Managing Projects with WebCollab
Installation is extremely simple and took me less than ten minutes. I used my distro's vanilla installations of Apache, PHP and MySQL, which worked perfectly. Linux beginners will find the most difficult part of the install to be creating a new user in MySQL that has the appropriate access to the database. Aside from that, this is definitely something that a person who is just beginning to experiment with Linux can install without complication.
There are two methods of installation, one using the command line and the other through a Web-based setup routine. I chose the latter. For the sake of an example, I use collab.example.com here.
Download and unzip the tarball into your Web directory:
# tar -zxvf WebCollab-1.62.tar.gz
Change the permissions on the main config file:
# cd WebCollab-1.62/config # chmod 666 config.php
Point a Web browser to collab.example.com/WebCollab-1.62/setup.php. This guides you through the automated portion of the setup, which includes creating an SQL database and running a table creation script, as well as setting four environment variables in the relevant config.php file.
Restore the permissions on the config file:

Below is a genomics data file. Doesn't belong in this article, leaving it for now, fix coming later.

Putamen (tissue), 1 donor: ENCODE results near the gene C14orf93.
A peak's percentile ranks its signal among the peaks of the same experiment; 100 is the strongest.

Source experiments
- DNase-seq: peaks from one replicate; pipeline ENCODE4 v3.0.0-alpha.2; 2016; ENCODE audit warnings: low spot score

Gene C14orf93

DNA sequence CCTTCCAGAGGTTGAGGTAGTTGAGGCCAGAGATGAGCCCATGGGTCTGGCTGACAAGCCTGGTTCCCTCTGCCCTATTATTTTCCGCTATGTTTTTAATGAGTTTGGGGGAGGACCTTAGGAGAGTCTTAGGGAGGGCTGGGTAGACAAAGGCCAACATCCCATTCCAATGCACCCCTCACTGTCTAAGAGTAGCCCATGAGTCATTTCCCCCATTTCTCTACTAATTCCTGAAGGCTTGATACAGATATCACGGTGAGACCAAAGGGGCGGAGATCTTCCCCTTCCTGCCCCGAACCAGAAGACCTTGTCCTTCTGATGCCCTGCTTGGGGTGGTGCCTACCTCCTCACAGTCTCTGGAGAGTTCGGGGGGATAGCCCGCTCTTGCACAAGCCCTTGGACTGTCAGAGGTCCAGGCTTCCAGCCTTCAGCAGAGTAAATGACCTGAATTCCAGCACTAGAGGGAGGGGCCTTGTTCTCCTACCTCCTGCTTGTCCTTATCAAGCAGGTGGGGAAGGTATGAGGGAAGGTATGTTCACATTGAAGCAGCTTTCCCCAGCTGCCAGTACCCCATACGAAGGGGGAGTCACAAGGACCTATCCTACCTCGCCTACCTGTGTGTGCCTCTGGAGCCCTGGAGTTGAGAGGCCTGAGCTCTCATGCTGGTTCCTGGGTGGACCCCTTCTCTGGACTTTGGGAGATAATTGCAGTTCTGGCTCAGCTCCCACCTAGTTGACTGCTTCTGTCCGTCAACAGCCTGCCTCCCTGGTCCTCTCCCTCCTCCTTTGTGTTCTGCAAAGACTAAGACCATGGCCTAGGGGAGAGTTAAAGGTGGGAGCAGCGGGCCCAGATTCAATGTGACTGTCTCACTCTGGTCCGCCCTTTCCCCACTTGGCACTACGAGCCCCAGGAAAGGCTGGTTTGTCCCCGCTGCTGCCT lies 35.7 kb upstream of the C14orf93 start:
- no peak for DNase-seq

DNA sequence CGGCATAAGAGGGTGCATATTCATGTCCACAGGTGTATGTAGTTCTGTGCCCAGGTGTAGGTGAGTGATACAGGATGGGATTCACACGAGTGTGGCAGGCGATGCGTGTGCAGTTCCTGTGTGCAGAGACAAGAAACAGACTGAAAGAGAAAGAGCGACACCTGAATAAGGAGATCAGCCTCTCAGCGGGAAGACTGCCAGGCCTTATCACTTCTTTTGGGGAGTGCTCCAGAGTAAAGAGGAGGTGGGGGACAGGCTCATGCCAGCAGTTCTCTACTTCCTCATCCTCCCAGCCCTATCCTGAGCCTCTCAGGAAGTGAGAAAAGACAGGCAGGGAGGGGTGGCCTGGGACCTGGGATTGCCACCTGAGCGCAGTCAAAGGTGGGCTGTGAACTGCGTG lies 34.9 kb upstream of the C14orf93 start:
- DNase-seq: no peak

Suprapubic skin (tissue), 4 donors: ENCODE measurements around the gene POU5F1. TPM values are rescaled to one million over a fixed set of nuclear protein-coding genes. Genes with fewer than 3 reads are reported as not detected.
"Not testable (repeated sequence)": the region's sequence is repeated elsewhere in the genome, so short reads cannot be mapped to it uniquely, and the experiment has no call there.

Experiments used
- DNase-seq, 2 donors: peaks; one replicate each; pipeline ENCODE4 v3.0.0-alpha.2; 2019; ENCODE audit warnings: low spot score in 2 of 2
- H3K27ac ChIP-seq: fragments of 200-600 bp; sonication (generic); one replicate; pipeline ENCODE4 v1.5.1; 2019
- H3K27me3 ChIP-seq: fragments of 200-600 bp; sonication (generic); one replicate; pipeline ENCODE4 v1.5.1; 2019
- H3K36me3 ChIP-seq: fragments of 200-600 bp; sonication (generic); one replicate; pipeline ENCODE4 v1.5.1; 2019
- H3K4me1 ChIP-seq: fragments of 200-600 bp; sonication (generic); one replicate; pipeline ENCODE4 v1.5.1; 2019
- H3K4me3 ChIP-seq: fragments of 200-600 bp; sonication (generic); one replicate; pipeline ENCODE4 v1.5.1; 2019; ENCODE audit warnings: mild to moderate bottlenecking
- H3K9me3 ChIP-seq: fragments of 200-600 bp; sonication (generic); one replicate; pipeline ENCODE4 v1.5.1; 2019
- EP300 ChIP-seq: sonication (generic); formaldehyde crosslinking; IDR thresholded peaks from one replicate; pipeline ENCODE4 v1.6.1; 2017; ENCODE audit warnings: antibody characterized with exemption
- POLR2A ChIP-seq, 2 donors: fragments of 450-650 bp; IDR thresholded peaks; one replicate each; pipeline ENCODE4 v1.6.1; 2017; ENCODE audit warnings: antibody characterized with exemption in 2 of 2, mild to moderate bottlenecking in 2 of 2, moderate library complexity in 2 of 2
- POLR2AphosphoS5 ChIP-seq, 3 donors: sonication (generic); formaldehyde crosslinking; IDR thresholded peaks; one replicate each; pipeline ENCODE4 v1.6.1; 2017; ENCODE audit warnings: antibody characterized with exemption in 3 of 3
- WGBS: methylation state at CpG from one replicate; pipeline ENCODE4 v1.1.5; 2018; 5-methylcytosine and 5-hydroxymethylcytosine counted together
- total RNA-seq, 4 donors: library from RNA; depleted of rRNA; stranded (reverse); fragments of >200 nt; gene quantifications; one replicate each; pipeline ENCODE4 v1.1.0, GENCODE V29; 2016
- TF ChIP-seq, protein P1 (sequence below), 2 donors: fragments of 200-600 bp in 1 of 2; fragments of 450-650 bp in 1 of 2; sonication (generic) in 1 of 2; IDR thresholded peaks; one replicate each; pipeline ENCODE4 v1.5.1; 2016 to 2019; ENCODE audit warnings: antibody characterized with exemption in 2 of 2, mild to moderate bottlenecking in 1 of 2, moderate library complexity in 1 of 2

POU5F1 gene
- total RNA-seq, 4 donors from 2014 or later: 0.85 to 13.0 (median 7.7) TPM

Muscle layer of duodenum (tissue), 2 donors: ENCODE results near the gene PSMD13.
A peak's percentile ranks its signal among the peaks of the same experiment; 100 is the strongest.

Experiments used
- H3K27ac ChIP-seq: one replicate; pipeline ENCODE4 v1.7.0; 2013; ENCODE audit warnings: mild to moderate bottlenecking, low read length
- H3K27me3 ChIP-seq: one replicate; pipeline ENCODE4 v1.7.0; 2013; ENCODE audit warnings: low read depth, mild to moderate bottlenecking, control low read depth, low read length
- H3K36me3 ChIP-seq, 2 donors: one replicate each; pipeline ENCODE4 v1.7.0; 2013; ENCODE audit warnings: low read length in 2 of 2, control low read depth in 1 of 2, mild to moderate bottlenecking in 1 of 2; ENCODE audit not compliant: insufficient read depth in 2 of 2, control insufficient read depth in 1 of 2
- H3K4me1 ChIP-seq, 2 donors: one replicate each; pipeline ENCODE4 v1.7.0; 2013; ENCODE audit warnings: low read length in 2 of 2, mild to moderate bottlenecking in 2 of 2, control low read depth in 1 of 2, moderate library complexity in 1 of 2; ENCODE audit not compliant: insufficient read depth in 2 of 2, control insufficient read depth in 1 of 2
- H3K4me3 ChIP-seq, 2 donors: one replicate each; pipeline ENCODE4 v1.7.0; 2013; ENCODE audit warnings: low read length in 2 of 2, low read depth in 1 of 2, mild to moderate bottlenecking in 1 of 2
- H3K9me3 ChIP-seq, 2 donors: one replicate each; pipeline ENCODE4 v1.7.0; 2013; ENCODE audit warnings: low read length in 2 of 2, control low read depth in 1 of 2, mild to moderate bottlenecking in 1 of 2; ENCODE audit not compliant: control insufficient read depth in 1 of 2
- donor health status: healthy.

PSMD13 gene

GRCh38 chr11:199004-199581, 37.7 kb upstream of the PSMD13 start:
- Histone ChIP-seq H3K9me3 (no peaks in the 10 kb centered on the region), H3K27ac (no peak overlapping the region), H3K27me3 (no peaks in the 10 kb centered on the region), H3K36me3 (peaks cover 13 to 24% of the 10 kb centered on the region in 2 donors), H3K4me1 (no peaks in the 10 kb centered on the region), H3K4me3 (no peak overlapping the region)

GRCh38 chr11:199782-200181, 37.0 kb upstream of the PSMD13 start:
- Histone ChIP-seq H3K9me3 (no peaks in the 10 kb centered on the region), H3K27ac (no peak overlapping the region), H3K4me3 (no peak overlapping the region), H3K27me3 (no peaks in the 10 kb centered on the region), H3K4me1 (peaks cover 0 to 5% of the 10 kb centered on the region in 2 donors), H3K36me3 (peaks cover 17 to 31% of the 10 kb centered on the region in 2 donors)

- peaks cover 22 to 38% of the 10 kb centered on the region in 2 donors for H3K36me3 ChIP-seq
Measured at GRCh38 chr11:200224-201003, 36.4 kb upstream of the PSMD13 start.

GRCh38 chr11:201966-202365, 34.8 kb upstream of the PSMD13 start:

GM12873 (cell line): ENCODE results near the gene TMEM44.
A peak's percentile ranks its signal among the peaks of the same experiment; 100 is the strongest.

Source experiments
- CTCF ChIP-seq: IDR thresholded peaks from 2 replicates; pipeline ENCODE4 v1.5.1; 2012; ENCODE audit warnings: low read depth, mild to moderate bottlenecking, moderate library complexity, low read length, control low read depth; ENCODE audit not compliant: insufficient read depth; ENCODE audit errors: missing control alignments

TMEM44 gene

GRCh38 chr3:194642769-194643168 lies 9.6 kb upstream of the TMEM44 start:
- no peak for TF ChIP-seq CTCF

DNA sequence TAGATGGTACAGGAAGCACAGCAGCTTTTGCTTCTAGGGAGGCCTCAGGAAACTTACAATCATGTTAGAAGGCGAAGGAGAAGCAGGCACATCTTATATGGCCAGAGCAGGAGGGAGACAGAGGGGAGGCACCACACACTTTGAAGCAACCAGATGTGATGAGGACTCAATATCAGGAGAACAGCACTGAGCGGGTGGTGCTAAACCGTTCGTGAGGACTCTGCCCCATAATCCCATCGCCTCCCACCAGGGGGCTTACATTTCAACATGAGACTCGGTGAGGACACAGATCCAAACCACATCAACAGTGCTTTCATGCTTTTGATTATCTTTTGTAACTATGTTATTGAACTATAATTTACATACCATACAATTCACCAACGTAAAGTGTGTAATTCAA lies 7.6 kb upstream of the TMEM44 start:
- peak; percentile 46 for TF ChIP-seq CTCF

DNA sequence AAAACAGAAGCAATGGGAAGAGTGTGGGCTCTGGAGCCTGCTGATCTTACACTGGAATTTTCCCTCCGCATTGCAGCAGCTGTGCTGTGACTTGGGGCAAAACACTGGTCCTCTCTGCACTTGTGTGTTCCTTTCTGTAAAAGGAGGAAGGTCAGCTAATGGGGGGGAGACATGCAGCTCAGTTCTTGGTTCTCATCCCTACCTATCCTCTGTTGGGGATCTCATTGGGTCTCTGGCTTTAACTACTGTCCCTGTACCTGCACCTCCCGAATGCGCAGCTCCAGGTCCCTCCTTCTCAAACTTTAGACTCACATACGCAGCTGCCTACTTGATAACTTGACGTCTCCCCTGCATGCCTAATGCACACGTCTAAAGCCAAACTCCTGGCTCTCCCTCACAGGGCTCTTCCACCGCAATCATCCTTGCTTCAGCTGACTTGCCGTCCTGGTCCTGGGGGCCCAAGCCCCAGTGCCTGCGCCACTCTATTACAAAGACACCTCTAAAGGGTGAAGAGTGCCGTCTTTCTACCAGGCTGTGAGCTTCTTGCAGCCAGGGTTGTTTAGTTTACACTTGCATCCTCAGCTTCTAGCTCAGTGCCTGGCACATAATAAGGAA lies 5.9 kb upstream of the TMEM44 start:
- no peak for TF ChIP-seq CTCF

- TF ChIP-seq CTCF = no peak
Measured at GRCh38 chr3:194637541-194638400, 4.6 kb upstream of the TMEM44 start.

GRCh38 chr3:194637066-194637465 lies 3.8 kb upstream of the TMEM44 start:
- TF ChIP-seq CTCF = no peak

# chmod 664 config.php
A user name and password are required to access any part of the software and determine which projects can and cannot be viewed and/or edited. As with most other systems, only administrative users have the ability to add or remove accounts. A user also can be designated as a project or task owner, giving that account the ability to perform administrative tasks on that particular project or task.
Groups also play an important role in task designation. Projects can be assigned by the owner to a user or to an entire group. Subgroups or task groups can then be used to further delegate tasks within a given project.
The access control is fairly comprehensive and provides a lot of flexibility for administrators and project owners. For example, I frequently have projects with other engineers, which required the ability of all parties to edit tasks, mark jobs complete and change due dates. In these cases, I assign everyone in my group edit rights to the project. I also have projects that I allow clients to view, and in these cases, I want to restrict them to read-only. I also do not want clients to be able to view any project other than their own. Both of these details easily are achieved by checking or unchecking the All users can view or Anyone in the user group can edit buttons.
WebCollab is ideal for projects that can be broken down into a series of tasks with brief, one or two sentence, descriptions. Each project and task has a description field, start date, end date, priority and assigned group. When a task is created for a given project, it is treated as a subproject, with the same information fields and editable data as its parent job. This portion of the software is similar to most versions of popular to-do lists, but it adds the flexibility to be used as a quick checklist or a fairly in-depth breakdown of a task with running commentary.